In other words, while technology makes it easy to act fast, as a result of our humanity, there are important benefits to inaction.

Learning the fundamentals to create the application

In a post from October 2016, I wrote that “if we hope to create or support the creation of an application, in other words if we’re an entrepreneur or an investor, we need to understand the textbook fundamentals [behind the application]”.

This is in contrast to diving straight into the application without engaging with the primary sources necessary to understand the fundamentals behind the technology, or, even worse, trying to get a grasp of the fundamentals by reading secondary accounts (like most blog posts and podcasts) of the technology. Since the latter doesn’t take a structured approach to building your knowledge base in a particular technology from the ground up, you’re left with many holes in your understanding.

The best source for acquiring textbook fundamentals (or video or audio fundamentals, depending on the medium of your choice) is schools. Fortunately, we live in an age when many leading global universities make available the content of their classes online, and often for free.

For example, Princeton University offers a Coursera course on Bitcoin and Cryptocurrency Technologies. I recently completed the 11 week course and have learned more about cryptocurrencies in general and bitcoin in particular through the course than through the hours I’ve spent reading secondary accounts of the same technologies.

Tradeoffs, judgment, and learning

If you’re fortunate (born in a good place, to good parents, with good genes) and work hard, life throws a lot of opportunities at you.

It starts with school. First, you get to go to a good school. Second, you get to choose what to do while there. What classes do you take? How much time do you dedicate to your classes? Who do you hang out with?

Then comes work. What sector do you work in? What role do you take in that sector? Who do you work with?

And what about your personal life? How much time do you spend with family and friends? Do you choose to build your own family (other than the one you were born into)? If so, who do you build it with?

In each of these decisions, there are tradeoffs involved. Assuming both majors are demanding, studying economics means that you can’t study computer science. And focusing on your studies means you have less time left over for extracurriculars. Working in tech means not working in pharma (unless you’re using tech to change pharma). Being a VC means not being an entrepreneur. Deciding to build a family means spending less time with friends. And saying yes to the one means saying no to the others.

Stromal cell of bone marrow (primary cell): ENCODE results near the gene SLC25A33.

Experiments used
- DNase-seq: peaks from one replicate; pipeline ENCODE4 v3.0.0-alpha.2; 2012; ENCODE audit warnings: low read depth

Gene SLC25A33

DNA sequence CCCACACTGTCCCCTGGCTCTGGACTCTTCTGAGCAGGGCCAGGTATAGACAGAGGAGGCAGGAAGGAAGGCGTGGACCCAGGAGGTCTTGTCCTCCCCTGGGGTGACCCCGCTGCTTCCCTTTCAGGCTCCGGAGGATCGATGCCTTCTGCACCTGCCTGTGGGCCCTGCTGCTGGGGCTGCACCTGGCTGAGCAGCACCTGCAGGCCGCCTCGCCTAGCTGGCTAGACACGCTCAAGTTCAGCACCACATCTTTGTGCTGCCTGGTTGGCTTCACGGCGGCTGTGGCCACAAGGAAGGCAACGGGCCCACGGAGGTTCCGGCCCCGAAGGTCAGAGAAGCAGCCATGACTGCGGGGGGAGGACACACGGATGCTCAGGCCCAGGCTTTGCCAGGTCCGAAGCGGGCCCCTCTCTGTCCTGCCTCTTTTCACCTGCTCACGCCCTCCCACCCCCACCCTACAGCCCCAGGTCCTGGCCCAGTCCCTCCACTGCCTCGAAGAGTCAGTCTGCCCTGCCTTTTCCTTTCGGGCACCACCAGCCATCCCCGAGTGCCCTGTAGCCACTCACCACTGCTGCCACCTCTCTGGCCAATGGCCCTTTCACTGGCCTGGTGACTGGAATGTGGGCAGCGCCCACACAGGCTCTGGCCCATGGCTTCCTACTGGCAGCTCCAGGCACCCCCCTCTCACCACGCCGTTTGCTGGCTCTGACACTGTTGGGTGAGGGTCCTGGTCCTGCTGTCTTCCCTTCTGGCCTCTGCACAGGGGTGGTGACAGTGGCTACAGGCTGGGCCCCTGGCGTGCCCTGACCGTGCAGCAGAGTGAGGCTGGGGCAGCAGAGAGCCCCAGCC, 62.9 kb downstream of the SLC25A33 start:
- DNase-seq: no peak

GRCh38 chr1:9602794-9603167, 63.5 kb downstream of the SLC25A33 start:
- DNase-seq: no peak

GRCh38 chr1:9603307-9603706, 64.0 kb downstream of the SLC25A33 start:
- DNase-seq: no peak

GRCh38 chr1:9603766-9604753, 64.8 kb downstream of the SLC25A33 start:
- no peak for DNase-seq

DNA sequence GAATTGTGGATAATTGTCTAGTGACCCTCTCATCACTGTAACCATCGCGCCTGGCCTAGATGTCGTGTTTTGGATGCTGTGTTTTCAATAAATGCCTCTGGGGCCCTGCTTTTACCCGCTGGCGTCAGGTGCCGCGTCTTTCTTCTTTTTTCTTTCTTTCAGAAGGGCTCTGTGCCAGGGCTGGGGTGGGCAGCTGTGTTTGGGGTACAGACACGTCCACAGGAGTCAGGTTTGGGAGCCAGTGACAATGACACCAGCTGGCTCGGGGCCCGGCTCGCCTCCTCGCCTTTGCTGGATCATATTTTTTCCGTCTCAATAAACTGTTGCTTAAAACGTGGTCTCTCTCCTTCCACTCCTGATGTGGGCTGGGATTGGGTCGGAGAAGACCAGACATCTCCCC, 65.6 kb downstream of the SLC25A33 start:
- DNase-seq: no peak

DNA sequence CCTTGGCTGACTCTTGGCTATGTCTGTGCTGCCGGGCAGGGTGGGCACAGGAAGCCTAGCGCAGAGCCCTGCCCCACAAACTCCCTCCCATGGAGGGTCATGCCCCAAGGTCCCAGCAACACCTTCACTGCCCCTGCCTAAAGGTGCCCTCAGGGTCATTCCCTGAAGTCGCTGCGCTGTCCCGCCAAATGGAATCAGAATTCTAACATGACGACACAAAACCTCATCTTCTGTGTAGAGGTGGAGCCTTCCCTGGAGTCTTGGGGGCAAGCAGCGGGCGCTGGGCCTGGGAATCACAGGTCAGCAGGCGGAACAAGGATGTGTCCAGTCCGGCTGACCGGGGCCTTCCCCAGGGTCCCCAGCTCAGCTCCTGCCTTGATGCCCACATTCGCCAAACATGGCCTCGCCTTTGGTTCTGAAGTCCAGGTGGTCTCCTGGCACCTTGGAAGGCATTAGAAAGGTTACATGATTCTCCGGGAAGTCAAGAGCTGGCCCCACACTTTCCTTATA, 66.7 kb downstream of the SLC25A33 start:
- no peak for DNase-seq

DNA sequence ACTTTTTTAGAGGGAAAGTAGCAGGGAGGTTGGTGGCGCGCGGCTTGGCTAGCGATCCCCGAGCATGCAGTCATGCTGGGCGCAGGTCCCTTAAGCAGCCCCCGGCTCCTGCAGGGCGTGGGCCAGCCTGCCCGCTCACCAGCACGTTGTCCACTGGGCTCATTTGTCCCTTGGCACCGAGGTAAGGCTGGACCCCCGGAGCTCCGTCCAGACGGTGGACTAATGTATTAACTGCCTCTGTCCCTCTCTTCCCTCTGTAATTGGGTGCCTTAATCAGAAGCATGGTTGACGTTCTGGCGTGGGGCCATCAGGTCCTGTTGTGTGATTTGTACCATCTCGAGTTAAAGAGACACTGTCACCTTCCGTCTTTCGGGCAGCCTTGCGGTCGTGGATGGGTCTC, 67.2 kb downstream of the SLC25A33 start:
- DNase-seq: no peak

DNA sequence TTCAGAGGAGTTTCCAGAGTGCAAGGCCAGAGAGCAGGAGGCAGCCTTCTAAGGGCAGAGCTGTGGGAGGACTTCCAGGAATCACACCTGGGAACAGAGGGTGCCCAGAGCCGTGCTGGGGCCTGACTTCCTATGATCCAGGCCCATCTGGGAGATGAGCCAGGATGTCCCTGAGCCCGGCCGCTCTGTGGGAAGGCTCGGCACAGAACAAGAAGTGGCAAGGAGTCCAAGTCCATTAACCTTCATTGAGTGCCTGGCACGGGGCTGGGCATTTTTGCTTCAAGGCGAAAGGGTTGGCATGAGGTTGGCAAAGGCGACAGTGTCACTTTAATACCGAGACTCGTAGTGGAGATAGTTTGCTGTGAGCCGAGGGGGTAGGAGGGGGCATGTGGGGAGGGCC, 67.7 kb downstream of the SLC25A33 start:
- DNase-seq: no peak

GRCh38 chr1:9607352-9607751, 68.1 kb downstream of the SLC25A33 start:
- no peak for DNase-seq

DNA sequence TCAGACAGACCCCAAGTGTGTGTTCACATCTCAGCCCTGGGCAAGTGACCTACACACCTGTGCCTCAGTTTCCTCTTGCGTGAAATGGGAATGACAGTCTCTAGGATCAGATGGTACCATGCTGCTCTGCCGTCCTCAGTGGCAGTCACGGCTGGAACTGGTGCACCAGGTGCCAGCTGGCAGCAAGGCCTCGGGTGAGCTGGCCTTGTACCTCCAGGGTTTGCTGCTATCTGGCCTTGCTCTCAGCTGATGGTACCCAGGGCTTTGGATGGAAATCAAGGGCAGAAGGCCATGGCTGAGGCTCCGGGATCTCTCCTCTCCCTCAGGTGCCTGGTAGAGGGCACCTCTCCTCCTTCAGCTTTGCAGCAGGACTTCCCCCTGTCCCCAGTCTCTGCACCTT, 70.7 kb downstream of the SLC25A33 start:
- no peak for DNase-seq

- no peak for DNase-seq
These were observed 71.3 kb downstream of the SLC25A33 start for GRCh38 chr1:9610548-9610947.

These tradeoffs exist not only within domains but also across them. I once come across the following quote: “Work, sleep, family, fitness, or friends. Pick 3”. I feel like I’m doing a pretty good job with 4, but 5 would be very challenging. And even if you think that you’re getting 5 done, you’re probably doing less on each dimension than someone who is only focusing on 3 or 4.

As a result of these tradeoffs, you need to not only decide what to do, but also what not to do. For example, as a VC, where do you get your information from and where don’t you get it from? Which factors about the companies you meet do you evaluate and which do you overlook? How much time do you spend trying to build deal flow, versus picking the right companies within your deal flow, versus working with the companies you’ve invested in?

Faced with these tradeoffs, each person will have a different answer depending on their personal goals and preferences. But given two individuals with identical goals and preferences (if this exists), there is an optimal way to go about building a life that’s aligned with these goals and preferences. And what you need to get there is judgment.

Judgment consists of identifying tradeoffs, setting goals, making decisions, taking action, evaluating the results, and tweaking your decisions and actions in light of the results as long as your goals remain the same. And since there’s a feedback loop, improving your judgment isn’t a destination but a journey. If you don’t choose to stop learning, it never ends.

So enjoy it.